One day, she finds a pretext to get out of the house and goes “for a journey to Paris” (De Maupassant 512). She meets a well-know man, Jean Varin who shows her the way he lives in Paris. They go together for a walk, for a dinner, she even stays at his house for the night. Unfortunately, all she experiences next to his side is nothing comparing to what she dreamed of. She realizes that those well-known men in Paris aren’t any different than her own husband. Just like her husband Varin snores and sleeps on his back. Lying next to Varin in bed, she was “heartbroken” (De Maupassant 515).

Surprisingly through out the story a narrator never reveals the woman’s name, she is referred to the reader as a “she” (De Maupassant 512). This is not an accident of a narrative. De Maupassant shows that while the woman is married, she cease to exist as her own person. The woman is simply controlled and imprisoned by her family and all the responsibilities as a mother and wife.

In contrast, The Secret Life of Walter Mitty by James Thurber illustrates that not only women may experience a feeling of being imprisoned by marriage. The main character in the story, Walter Mitty is fully controlled by his wife and seems to be unable to stand up for himself. Mitty is trapped in a world that is full of dull responsibilities and offers few possibilities for adventure. He spends much of his time escaping into fantasies in which it is him who is in control, and in which his life is full of excitement and adventure. Mitty dreams of flying planes in hazardous conditions and causing scenes in courtrooms, but his life consists of buying overshoes and waiting for his wife to have her hair done.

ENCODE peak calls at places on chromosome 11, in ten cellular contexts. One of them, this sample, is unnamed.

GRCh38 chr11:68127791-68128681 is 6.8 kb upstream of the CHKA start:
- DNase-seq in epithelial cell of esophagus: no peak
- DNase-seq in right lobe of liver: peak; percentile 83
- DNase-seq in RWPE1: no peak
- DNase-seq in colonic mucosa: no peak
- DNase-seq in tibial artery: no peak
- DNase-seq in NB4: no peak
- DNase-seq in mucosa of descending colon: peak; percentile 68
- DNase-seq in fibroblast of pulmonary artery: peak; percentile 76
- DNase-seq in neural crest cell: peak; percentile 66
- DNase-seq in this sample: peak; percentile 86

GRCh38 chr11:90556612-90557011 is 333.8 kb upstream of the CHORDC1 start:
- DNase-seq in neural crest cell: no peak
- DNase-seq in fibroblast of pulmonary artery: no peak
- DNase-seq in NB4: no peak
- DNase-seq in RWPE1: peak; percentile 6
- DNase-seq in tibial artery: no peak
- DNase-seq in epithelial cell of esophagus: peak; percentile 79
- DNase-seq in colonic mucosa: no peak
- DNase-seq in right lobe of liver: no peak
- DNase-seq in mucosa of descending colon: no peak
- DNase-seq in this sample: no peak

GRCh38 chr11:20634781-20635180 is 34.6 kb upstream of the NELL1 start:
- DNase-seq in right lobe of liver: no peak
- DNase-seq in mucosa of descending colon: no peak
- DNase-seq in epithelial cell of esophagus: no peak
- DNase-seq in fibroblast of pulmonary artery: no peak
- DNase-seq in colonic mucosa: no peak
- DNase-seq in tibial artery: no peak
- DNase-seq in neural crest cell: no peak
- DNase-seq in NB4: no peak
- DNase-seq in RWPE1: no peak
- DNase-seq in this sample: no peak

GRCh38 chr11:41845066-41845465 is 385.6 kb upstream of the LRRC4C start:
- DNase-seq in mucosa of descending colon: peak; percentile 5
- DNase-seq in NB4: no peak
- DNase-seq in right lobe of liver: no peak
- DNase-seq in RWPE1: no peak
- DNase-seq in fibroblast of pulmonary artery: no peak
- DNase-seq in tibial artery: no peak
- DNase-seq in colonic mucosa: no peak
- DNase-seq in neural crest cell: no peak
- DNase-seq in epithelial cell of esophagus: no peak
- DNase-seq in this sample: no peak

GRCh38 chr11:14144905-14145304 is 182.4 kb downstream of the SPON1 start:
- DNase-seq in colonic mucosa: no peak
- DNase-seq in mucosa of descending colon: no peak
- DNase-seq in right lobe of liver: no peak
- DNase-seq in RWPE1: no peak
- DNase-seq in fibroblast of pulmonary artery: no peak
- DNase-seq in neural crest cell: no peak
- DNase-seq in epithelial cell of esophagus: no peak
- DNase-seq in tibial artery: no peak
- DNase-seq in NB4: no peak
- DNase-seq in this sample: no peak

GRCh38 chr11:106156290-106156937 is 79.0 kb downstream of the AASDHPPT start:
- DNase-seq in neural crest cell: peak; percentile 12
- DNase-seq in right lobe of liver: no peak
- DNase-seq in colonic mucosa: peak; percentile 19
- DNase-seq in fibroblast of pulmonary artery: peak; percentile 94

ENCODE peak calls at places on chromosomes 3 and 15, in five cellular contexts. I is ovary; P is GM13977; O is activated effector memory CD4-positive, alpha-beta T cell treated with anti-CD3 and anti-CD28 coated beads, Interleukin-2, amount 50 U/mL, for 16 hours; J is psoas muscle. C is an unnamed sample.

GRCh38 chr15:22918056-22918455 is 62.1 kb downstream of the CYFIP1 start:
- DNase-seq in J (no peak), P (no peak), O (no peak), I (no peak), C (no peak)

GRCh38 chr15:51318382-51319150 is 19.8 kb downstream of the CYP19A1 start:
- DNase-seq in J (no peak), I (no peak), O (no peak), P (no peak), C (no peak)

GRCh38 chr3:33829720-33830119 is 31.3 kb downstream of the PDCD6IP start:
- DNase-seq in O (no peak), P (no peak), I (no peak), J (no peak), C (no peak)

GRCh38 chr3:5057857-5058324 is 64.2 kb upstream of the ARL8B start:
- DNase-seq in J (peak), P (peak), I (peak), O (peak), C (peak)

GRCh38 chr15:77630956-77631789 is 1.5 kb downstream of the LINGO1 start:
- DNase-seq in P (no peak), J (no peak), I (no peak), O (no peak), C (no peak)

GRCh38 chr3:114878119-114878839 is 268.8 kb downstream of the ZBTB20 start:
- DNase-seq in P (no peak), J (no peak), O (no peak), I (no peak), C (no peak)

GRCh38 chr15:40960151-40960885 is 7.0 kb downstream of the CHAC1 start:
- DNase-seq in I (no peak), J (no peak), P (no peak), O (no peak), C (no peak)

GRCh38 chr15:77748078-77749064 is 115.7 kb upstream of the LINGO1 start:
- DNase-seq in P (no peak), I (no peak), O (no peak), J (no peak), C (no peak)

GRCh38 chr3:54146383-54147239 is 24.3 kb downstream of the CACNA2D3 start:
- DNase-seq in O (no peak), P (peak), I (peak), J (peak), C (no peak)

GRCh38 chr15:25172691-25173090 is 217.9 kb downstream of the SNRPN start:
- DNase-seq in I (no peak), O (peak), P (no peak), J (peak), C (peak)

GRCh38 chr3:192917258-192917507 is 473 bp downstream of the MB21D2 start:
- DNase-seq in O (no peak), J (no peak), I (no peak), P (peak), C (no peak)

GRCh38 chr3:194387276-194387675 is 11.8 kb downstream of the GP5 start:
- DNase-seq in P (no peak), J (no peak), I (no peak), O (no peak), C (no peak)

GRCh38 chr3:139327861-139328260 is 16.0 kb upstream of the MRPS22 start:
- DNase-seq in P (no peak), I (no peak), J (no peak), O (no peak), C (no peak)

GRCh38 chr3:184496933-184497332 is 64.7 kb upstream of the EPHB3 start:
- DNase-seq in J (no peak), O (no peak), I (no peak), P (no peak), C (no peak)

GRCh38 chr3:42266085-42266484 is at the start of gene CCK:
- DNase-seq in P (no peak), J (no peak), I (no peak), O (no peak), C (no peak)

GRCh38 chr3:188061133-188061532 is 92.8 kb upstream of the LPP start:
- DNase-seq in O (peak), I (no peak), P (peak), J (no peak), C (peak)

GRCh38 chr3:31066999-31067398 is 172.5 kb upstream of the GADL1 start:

His wife obviously worries about Walter’s health and welfare; she observes that he is nervous, suggests a visit to a doctor, notes that she intends to check his temperature when they return home, and reminds him to wear his gloves and buy overshoes. Unfortunately, at the same time she is breaking the spirit of the man in his life which makes him feel imprisoned. Mitty keeps escaping into fantasies to forget at least for few minutes about his miserable life.

Many people recognize marriage with happiness and joyful life. Unfortunately, as we learn from the three stories above, married people often find their life more dull than enjoyable. Lack of excitement and pleasures in marriage, make spouses’ life unhappy and that’s why they often look for a way to escape from it. Thus, in reality marriage differs from its written definition and in fact imprisons people.

Works Cited

Baush, Richard and R.V. Cassill, eds. The Norton Anthology of Short Fiction. New

York: Norton, 2006.

Chopin, Kate. “The Story of an Hour.” Baush and Cassil123- 125.

De Maupassant, Guy. “An Adventure in Paris.” Baush and Cassil 511- 516.

“Marriage.” The ‘Lectric Law Library’s Lexicon On. 2007. Lectric Law Library.15 Nov

2007. <>

Thurber, James. “The Secret Life of Walter Mitty.” Baush and Cassill 720- 724.